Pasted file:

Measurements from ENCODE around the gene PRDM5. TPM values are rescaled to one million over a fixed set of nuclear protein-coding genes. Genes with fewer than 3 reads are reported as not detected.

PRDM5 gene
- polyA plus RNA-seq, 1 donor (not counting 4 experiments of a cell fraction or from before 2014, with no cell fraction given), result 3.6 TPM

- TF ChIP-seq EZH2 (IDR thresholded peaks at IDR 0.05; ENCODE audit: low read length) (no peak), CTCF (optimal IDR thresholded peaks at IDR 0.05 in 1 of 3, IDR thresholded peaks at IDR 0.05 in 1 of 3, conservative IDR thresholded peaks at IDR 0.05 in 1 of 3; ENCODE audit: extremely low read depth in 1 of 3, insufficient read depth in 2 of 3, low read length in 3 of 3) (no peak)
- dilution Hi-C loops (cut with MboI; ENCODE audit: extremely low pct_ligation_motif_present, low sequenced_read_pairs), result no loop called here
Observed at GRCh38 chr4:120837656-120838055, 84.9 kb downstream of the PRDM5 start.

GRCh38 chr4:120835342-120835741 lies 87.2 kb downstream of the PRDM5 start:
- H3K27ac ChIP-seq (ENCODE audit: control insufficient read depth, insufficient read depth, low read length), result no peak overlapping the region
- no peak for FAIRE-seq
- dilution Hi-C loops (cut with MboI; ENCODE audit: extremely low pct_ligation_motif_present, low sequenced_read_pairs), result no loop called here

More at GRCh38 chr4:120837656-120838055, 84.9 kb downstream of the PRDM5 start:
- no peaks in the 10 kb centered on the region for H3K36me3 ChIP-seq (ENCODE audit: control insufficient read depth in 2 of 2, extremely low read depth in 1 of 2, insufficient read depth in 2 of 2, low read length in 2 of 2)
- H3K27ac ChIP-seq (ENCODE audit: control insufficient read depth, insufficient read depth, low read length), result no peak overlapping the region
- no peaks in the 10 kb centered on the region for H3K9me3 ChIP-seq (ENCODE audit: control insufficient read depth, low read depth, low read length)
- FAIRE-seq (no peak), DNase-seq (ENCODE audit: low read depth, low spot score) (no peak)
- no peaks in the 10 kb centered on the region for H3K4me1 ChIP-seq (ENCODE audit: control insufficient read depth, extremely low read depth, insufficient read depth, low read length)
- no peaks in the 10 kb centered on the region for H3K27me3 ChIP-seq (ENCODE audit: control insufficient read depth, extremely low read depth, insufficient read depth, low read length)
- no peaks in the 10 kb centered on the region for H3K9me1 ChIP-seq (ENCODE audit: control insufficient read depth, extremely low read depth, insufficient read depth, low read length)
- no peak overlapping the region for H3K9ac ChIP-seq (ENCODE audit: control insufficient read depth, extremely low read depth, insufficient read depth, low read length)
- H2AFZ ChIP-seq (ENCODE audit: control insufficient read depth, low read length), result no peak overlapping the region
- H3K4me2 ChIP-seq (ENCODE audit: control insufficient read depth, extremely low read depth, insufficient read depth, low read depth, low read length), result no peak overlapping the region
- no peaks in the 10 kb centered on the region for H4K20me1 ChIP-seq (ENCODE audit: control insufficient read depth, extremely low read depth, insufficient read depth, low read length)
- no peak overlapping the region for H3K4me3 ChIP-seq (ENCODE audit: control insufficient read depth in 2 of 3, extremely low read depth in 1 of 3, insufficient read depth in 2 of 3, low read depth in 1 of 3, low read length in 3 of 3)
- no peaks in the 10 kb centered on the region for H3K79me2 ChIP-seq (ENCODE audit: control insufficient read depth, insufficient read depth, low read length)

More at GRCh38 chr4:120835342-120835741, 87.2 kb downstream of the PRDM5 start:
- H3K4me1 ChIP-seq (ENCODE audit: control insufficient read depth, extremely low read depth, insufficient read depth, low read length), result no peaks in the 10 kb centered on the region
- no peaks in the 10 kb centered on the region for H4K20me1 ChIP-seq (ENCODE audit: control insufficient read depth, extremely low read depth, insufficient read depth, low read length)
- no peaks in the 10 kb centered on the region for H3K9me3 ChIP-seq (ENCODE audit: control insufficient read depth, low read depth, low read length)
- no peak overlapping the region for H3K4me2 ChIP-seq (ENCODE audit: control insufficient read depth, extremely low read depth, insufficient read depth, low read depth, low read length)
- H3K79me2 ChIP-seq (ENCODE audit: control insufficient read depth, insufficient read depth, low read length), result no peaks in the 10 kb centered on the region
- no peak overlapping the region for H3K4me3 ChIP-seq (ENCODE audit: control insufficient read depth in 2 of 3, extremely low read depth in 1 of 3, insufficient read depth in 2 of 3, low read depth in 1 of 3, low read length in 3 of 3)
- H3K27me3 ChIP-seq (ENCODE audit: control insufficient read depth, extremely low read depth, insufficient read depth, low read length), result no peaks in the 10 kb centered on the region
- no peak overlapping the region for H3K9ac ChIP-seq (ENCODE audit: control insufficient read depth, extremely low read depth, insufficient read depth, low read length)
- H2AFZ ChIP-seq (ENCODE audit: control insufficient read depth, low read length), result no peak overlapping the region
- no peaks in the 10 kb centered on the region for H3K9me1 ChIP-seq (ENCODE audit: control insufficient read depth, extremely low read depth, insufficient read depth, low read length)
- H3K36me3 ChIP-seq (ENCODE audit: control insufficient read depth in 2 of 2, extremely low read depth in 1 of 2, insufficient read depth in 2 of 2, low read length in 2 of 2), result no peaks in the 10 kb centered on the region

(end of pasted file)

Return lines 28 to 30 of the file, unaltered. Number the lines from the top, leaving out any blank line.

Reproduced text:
- no peaks in the 10 kb centered on the region for H3K9me3 ChIP-seq (ENCODE audit: control insufficient read depth, low read depth, low read length)
- no peak overlapping the region for H3K4me2 ChIP-seq (ENCODE audit: control insufficient read depth, extremely low read depth, insufficient read depth, low read depth, low read length)
- H3K79me2 ChIP-seq (ENCODE audit: control insufficient read depth, insufficient read depth, low read length), result no peaks in the 10 kb centered on the region